Form ID: 1085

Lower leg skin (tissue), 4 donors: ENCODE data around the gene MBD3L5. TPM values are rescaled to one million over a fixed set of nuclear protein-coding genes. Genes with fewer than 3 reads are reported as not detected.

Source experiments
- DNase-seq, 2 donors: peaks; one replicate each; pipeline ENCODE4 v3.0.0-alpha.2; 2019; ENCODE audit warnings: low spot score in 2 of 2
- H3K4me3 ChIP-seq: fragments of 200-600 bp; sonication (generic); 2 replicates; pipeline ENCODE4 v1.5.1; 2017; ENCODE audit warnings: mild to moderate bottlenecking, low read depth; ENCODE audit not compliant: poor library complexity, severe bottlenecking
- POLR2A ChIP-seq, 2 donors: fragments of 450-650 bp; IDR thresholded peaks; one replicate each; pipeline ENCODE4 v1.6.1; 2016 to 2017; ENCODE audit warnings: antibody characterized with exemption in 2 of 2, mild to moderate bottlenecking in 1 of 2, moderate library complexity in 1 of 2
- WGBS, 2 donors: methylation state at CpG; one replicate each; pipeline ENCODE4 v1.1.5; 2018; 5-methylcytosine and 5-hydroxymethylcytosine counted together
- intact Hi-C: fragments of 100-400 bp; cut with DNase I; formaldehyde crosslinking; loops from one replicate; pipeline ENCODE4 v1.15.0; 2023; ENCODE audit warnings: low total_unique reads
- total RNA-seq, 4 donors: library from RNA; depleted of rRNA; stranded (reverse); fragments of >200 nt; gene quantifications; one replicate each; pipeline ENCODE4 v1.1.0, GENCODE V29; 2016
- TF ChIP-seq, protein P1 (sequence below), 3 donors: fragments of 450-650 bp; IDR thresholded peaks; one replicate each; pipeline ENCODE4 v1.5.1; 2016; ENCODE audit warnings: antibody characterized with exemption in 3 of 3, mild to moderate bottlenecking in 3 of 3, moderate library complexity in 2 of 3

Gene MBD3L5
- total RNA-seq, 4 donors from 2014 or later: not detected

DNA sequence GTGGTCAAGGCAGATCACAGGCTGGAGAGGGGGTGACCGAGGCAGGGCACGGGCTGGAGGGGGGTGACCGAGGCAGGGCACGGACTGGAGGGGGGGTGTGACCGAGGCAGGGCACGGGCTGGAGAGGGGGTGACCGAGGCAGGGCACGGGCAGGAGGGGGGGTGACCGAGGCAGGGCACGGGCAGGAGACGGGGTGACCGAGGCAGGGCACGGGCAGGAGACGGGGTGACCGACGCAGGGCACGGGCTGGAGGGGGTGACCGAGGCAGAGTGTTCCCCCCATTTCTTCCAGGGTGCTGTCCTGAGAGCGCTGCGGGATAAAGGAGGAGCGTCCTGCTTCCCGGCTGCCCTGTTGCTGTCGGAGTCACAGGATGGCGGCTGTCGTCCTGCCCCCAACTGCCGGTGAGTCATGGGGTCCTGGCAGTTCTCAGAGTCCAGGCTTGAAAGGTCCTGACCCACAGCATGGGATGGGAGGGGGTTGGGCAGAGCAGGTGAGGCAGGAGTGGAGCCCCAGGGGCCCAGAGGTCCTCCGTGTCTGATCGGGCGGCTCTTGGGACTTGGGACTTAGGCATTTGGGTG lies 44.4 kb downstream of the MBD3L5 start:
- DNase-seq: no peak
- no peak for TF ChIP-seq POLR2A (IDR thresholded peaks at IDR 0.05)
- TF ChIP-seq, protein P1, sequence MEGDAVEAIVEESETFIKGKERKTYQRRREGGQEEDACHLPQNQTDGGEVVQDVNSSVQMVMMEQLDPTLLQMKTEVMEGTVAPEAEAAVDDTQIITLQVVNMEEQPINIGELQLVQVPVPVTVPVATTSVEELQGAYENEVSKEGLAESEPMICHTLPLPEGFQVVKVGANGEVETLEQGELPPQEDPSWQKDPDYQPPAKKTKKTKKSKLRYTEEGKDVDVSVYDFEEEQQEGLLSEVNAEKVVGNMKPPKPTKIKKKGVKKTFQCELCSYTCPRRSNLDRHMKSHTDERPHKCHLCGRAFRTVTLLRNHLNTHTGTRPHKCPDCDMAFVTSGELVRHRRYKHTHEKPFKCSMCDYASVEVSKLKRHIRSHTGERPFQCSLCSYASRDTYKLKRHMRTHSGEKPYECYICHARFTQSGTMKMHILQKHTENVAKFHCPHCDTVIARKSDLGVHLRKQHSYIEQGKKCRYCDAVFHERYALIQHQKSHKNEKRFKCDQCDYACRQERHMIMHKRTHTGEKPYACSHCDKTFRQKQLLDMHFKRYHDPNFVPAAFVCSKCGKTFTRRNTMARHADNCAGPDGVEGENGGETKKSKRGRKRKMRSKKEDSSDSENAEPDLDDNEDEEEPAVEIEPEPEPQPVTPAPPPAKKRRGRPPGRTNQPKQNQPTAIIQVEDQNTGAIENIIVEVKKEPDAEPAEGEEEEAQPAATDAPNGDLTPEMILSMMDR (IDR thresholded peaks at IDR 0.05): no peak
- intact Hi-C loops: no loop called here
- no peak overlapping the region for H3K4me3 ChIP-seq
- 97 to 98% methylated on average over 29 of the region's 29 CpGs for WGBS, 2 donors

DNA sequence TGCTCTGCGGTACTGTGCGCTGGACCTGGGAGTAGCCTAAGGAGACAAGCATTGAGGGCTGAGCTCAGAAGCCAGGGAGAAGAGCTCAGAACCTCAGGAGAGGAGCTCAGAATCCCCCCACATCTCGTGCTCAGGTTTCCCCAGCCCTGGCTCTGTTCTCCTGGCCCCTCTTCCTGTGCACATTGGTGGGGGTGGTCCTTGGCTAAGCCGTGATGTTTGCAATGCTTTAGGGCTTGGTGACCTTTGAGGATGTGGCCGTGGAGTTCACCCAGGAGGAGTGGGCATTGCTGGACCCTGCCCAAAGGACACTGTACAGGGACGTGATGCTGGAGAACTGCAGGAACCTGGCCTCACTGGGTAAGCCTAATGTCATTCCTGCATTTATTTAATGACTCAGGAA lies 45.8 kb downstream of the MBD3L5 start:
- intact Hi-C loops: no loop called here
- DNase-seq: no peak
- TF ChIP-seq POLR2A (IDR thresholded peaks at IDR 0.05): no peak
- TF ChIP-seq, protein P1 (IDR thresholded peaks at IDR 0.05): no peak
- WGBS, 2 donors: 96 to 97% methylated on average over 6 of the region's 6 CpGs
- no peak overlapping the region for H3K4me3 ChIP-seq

Nothing chosen